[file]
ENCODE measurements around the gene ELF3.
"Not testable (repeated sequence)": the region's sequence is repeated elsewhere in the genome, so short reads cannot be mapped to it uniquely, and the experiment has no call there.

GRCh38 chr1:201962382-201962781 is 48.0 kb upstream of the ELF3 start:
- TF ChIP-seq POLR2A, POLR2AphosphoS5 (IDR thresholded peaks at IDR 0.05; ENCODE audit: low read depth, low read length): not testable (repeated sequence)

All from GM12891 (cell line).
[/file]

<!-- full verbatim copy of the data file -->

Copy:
ENCODE measurements around the gene ELF3.
"Not testable (repeated sequence)": the region's sequence is repeated elsewhere in the genome, so short reads cannot be mapped to it uniquely, and the experiment has no call there.

GRCh38 chr1:201962382-201962781 is 48.0 kb upstream of the ELF3 start:
- TF ChIP-seq POLR2A, POLR2AphosphoS5 (IDR thresholded peaks at IDR 0.05; ENCODE audit: low read depth, low read length): not testable (repeated sequence)

All from GM12891 (cell line).